”You’re Overqualified.” – Addressing the real concerns

”You’re Overqualified.” – Addressing the real concerns

When addressing the issue of being “overqualified,” it’s critical to understand the true concerns behind the label. Last week we laid out what some of those concerns might be. Today, how to address them.

The issue is likely to come up at three possible junctures:
1. You may be told very early in the process you are not being considered because you are overqualified.
2. At some point in the interview, the interviewer may bring it up.
3. Near the end of the interview, when you “close the gap”, it is raised as a concern

As soon as the issue is brought up, first and foremost, identify the specific concern. How? By asking for detail and elaboration. For example “Can you tell me what you mean by that?” or “Can you share more about your concern?” Through this answer as well as through what you’ve learned about the job, hiring manager and work environment, you will have some ideas about the true concern behind the label.

You should address these issues in both your immediate response, throughout your interview and follow-ups, as well as in your resume and elsewhere. In fact, even if you are never told directly that your over qualification is a concern, you should address it as you market yourself and interview.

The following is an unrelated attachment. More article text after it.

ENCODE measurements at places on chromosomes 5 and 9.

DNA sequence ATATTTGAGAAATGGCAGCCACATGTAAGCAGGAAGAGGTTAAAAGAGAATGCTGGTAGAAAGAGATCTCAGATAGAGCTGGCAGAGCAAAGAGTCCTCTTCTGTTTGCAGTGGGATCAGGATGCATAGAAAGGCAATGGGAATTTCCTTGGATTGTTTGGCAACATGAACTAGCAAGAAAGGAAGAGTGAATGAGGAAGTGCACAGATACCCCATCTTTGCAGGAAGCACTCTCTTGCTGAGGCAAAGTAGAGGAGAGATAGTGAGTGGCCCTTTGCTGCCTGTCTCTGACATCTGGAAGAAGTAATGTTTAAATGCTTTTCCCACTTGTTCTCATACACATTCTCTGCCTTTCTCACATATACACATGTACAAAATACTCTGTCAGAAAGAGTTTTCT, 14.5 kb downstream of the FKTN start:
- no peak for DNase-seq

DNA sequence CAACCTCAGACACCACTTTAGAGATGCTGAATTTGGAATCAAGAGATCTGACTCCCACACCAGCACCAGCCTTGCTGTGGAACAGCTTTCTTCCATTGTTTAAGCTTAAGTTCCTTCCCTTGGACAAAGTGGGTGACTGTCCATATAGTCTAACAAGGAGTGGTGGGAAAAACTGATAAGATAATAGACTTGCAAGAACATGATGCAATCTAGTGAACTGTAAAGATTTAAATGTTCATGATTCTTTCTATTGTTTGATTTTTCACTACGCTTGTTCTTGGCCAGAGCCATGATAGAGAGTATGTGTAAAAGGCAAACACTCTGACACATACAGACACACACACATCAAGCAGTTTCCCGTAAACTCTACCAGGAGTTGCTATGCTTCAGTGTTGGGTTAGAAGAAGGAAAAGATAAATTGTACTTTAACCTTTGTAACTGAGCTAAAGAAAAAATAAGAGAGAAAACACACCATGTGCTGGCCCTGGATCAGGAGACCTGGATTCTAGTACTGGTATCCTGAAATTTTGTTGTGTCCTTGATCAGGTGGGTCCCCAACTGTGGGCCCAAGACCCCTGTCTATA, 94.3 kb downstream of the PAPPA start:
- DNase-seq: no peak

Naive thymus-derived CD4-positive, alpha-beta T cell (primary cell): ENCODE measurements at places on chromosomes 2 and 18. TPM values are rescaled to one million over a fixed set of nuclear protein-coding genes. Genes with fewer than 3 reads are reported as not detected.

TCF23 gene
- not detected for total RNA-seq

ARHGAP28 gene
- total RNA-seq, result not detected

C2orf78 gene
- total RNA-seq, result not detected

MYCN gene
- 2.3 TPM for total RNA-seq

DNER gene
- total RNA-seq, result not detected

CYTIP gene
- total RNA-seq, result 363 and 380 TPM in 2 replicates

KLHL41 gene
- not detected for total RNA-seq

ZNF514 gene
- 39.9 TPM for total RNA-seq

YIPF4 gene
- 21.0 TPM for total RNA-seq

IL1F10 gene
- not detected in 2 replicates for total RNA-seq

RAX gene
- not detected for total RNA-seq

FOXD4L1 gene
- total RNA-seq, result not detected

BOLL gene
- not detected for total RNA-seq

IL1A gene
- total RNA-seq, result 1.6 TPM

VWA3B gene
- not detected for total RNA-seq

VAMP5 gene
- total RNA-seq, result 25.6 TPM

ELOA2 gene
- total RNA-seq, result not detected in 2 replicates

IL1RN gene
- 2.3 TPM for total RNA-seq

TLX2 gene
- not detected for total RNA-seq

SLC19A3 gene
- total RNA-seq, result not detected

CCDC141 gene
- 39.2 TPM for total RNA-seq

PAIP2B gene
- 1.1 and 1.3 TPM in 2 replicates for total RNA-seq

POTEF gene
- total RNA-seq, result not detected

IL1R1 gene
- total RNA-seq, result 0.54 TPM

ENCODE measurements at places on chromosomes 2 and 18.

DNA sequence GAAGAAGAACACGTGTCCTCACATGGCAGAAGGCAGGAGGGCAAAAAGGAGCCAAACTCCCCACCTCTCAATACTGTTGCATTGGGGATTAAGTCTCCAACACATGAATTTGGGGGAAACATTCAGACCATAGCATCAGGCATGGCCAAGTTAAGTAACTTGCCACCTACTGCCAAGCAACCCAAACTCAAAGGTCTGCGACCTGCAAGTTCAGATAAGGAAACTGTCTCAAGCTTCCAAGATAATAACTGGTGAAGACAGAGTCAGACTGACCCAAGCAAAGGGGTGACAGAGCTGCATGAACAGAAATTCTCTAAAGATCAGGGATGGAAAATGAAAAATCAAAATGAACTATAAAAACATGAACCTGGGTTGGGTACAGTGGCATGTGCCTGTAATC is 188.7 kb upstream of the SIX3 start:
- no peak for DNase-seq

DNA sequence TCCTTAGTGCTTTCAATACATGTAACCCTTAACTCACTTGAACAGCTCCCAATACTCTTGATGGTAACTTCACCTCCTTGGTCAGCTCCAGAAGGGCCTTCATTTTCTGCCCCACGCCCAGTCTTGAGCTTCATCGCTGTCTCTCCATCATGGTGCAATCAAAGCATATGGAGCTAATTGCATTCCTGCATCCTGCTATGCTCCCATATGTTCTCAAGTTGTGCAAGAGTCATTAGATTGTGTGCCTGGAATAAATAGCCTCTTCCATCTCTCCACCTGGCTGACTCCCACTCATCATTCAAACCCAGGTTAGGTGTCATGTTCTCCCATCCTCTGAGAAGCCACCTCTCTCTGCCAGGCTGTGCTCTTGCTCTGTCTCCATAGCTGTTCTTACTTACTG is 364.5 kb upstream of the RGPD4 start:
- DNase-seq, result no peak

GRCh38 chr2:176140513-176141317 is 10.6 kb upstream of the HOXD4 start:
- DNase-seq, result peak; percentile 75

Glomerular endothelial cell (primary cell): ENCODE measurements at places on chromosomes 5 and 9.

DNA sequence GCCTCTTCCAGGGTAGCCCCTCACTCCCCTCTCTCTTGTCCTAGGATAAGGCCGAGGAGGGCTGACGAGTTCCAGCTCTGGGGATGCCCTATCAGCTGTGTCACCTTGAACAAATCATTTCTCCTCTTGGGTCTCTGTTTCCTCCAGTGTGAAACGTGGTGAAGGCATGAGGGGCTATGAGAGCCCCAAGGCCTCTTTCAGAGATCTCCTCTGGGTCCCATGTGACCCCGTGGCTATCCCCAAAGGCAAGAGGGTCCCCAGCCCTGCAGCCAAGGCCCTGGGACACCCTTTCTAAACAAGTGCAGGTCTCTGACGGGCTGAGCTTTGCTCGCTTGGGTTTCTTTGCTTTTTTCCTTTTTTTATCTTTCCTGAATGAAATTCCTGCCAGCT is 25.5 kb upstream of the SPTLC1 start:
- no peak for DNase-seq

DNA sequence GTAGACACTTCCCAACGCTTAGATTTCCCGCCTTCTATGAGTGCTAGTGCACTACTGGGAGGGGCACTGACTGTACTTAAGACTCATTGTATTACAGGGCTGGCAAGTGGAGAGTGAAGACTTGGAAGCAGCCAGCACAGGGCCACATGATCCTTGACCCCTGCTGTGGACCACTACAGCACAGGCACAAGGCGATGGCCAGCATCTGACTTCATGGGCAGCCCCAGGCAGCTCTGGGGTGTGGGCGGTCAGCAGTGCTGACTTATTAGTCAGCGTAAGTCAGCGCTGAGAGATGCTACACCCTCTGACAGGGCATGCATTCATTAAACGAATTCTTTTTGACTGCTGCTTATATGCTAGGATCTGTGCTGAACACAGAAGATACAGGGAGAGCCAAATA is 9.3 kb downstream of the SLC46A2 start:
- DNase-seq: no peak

Here are some ways to address concerns:

  • Show you will not be bored by listing specific challenges you’re looking forward to taking on in this position and use examples from the past to show how you kept yourself challenged
  • Express passion for the job and company as a way of showing you would not quickly leave and are not taking the job out desperation
  • Demonstrate a highly positive attitude to address issues of resentment or unwillingness to do menial tasks
  • Help younger managers feel comfortable with a warm communication style, downplaying irrelevant achievements or successes from long ago
  • Overcome age related issues with contemporary communication, stories of successfully working in fast-paced environments and problems solved through flexible thinking
  • Quell competitive concerns by appearing eager to learn and grow but not ambitious about climbing the corporate ladder or regaining a previously held level
  • Show what you’ve been doing to keep up with newer technologies and skills

One of the best ways to avoid the issue of “overqualified” is to position yourself as a perfect match for the position and clearly communicate how your qualifications are an asset to create values for the employer. Later in this series, we will look at how to turn your qualifications into advantages.

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